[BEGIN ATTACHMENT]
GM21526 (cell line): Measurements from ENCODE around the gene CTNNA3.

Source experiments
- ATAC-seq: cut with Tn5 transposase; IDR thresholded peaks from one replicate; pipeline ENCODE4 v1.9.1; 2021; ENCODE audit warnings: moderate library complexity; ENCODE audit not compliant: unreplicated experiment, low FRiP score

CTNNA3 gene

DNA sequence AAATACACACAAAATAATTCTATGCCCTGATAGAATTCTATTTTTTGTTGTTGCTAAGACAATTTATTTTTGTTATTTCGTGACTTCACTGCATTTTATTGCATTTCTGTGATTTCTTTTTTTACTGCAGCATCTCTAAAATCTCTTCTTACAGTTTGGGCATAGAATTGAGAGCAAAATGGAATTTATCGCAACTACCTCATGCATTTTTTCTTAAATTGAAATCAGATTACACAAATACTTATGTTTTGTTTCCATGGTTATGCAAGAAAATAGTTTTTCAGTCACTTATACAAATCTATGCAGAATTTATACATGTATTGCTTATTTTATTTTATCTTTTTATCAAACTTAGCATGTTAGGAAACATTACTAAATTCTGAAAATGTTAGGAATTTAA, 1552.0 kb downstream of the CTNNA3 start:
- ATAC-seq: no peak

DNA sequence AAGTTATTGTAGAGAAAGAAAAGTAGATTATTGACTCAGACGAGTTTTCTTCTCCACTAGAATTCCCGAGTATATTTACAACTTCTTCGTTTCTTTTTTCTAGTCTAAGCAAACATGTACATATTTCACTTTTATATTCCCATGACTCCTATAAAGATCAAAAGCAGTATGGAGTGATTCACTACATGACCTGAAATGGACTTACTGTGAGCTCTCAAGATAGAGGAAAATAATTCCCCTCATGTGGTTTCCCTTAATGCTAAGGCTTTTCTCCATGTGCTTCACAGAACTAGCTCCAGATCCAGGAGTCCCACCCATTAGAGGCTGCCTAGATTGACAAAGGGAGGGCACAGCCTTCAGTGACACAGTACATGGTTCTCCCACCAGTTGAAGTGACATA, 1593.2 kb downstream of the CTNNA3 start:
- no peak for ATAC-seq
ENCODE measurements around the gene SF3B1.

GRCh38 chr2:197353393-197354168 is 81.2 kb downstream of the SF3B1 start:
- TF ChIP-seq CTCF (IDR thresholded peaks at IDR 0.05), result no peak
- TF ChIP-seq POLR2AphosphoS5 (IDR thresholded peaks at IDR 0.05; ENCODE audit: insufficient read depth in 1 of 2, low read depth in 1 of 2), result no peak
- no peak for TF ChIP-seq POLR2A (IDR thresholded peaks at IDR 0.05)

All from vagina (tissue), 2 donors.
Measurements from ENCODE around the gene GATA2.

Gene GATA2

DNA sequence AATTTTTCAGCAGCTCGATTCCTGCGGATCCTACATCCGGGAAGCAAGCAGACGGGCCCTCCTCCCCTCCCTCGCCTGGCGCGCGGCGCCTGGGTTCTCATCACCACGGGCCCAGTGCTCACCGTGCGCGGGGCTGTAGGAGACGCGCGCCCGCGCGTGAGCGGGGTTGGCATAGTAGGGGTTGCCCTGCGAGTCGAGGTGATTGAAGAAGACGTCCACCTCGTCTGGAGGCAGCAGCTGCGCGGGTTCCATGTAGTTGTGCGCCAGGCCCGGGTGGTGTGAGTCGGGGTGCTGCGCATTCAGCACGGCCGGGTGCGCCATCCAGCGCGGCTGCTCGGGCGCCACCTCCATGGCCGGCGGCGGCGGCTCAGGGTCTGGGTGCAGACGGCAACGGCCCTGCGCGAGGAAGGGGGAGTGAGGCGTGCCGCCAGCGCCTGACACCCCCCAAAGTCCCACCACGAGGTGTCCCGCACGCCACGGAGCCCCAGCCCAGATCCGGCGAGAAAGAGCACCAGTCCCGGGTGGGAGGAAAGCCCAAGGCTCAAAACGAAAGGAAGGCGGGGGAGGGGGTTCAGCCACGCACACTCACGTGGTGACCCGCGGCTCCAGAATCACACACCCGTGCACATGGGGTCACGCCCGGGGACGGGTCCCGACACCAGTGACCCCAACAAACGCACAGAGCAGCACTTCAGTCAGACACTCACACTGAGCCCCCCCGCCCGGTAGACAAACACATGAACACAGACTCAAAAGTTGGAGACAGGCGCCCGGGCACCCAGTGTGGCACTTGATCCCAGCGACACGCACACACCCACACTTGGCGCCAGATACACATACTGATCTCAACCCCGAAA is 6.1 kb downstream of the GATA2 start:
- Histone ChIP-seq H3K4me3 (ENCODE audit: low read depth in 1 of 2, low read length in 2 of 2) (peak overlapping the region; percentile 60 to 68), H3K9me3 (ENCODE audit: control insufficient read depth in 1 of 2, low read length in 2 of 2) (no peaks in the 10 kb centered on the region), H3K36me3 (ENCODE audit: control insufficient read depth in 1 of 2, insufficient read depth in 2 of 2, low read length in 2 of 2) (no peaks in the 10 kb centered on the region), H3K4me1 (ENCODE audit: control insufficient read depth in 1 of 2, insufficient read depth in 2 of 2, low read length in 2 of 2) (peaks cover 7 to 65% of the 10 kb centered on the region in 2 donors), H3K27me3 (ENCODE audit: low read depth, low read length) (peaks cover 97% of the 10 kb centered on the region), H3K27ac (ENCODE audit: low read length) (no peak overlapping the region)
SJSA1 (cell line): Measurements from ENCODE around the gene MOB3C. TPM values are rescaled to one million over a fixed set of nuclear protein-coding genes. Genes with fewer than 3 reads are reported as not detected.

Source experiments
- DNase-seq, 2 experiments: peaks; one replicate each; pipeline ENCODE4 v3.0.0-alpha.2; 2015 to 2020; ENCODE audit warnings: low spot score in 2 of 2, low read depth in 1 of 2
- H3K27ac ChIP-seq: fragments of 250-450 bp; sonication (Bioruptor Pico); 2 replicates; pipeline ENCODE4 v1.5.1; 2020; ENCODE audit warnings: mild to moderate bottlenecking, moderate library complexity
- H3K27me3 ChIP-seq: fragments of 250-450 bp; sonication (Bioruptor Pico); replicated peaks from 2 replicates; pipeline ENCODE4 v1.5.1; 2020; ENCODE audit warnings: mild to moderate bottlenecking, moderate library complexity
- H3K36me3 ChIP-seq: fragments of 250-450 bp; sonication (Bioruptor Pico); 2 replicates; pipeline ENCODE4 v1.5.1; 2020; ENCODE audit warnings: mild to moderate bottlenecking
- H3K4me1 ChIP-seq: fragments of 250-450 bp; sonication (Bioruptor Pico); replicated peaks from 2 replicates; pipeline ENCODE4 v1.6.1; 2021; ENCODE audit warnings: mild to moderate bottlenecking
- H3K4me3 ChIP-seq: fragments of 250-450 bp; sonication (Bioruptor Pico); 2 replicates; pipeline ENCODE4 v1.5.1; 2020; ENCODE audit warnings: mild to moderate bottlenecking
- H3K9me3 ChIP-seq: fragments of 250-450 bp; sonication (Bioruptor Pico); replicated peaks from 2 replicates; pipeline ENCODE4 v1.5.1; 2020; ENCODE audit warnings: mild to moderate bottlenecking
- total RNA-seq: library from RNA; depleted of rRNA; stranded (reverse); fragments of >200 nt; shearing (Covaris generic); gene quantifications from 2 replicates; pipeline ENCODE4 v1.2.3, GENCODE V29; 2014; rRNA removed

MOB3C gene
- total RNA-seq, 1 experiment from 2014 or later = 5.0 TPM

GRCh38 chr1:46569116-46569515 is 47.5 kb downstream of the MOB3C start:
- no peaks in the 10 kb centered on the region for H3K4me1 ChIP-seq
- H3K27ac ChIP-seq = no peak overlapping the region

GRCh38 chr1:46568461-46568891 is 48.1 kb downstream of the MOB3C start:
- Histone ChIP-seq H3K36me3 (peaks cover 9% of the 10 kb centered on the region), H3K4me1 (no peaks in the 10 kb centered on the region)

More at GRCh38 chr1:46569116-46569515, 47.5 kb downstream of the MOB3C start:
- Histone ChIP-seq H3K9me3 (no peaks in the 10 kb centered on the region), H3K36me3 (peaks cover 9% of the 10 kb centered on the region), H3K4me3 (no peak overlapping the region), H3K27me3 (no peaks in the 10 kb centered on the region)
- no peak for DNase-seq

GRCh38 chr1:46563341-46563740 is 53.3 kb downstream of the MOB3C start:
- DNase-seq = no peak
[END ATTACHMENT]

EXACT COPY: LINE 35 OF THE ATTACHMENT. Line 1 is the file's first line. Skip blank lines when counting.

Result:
- Histone ChIP-seq H3K36me3 (peaks cover 9% of the 10 kb centered on the region), H3K4me1 (no peaks in the 10 kb centered on the region)